Safety interest cooled once nearly every new vehicle began to be available with dual air bags and antilock brakes, and manufacturers began to slow the pace a bit when it came to bringing new technological features to market.

But in the mid-1990s, the social attitude toward safety again began a dynamic upward shift, partly driven, automakers say, by the Insurance Institute for Highway Safety's series of off-set frontal crash test programs that gained prominence via an airing on NBC's Dateline. Similar effects were seen globally with more elaborate consumer tests in Europe, Australia and Japan.

Those tests, combined with the intense media attention on air bag safety following the release of NHTSA's first report on the devices in late 1995, prompted automakers to increase communication with consumers about safety. In conjunction with insurers, auto companies formed an air bag safety campaign to assist in providing general messages about motor vehicle safety.

Ricardo Martinez, the former NHTSA administrator who left in October, credits the agency for promoting safety awareness among consumers, who in turn helped pressure automakers into making safety a bigger priority.

"We reached out to the public to put a human face on safety," Dr. Martinez says. "What I think we owe our success to is that there was a changing of the guard in the industry in Detroit that reflected a new culture. The new leadership embraced the idea that safety and environmental issues were an opportunity to improve their technology premium and the relationship with the customer."

GM's Mr. Lange says motor vehicle safety is an important public health issue. In the U.S. alone, direct cost associated with vehicle crashes totals about $150 billion annually. In addition, car and truck accidents claim 40,000 lives in the U.S. each year, with another 350,000 people seriously injured, Mr. Lange says. Despite that, until recently, manufacturers have been reluctant to talk about safety.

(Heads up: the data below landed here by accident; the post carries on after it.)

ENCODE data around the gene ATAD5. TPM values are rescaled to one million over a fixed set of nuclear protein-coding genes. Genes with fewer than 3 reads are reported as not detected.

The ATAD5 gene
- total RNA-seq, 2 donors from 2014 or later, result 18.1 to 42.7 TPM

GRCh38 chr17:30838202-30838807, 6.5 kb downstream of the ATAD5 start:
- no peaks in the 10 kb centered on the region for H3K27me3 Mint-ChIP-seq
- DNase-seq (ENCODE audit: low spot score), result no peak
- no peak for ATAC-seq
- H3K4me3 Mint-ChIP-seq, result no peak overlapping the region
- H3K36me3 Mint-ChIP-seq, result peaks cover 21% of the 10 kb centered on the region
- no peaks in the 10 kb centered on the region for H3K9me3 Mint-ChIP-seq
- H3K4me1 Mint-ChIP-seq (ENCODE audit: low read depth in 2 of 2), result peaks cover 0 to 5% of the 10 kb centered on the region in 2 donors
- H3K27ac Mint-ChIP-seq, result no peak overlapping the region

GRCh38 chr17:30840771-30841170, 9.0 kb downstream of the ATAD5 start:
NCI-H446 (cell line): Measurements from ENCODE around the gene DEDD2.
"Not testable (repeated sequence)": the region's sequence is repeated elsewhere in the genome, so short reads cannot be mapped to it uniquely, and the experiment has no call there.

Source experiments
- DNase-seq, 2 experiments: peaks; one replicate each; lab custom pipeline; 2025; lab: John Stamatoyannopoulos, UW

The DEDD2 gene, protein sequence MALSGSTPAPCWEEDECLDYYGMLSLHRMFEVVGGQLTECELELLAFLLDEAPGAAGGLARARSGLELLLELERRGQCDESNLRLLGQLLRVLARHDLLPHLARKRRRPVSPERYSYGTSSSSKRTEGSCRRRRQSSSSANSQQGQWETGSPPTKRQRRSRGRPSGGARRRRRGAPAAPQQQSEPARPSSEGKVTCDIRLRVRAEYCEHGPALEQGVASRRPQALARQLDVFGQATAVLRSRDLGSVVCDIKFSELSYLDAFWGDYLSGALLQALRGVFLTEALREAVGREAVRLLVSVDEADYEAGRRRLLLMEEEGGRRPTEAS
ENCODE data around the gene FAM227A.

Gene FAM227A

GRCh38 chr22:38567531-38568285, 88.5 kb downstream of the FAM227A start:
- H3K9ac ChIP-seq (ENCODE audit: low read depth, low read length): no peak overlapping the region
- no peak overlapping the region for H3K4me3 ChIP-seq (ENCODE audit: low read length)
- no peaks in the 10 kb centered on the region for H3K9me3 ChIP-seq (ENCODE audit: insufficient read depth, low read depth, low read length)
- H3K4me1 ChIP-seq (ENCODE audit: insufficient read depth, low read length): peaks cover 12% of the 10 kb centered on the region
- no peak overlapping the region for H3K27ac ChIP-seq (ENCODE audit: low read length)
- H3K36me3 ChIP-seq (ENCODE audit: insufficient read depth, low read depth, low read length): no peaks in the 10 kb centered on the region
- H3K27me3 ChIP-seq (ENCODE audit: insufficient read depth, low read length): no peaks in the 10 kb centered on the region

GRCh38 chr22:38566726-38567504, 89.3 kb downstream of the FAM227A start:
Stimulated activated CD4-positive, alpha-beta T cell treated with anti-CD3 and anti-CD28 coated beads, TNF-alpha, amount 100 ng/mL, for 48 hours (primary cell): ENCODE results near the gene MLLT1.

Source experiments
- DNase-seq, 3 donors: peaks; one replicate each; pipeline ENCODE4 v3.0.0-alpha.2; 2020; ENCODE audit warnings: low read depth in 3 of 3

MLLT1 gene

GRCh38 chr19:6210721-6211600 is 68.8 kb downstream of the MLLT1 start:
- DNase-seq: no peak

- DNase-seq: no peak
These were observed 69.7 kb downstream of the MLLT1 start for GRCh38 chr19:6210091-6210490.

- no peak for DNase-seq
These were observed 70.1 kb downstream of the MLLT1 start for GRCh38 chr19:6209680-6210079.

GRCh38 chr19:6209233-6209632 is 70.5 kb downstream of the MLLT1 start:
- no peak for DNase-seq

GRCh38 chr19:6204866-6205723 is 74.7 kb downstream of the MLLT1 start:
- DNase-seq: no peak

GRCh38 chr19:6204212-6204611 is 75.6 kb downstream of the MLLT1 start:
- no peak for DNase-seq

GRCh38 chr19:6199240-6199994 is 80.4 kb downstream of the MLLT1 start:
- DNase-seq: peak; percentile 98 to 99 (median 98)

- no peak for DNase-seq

"I am not sure why that timid approach prevailed for so long, but it clearly did," he says.

For instance, Mr. Lange says GM lost a great advertising opportunity when it put side air bags in its Venture minivan in 1998, the first minivan on the market to do so, but failed to advertise it. He says that won't happen again.

"We lost a huge opportunity," he says. "I am embarrassed about it. I don't do the marketing side of the business, but I do complain about it sometimes. That is a recognized weakness in our safety communication efforts that I hope we'll see addressed in the next year or so.

"None of us are shy about it any longer. We not only talk about it, but we advertise it."

But don't look for GM and DCC to exactly follow the Ford approach. Lacking the 5-star emphasis, GM and DCC say they will focus their design - and advertising - efforts on making their vehicles safer for children. Both are leaders in aggressively promoting proper child safety-seat usage, offering parents free inspections to ensure the seats are properly installed.

And GM says its kids-first philosophy means that if making a safety change to benefit a child somehow isn't helpful to adult occupancy safety, the scale will be tipped to protect the child - even if it means sacrificing a 5-star rating.

"On a vehicle with a side-impact bag we might get a 5-star rating with a more aggressive bag, but we won't do that because to do that means you might endanger the child that is seated out of position," Mr. Lange says. GM decided not to install side passenger air bags in the new Chevrolet Impala sedan because of the danger they posed to children, he adds. "When we get to the point where we can deliver a side-impact air bag that is safe for kids, we will put it in, as well."